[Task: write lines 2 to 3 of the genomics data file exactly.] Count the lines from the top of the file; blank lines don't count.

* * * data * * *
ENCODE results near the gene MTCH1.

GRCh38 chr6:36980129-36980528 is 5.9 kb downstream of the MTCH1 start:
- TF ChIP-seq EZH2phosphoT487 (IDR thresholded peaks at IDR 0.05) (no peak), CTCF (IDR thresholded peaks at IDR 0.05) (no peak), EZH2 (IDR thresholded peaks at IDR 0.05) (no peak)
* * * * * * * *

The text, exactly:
GRCh38 chr6:36980129-36980528 is 5.9 kb downstream of the MTCH1 start:
- TF ChIP-seq EZH2phosphoT487 (IDR thresholded peaks at IDR 0.05) (no peak), CTCF (IDR thresholded peaks at IDR 0.05) (no peak), EZH2 (IDR thresholded peaks at IDR 0.05) (no peak)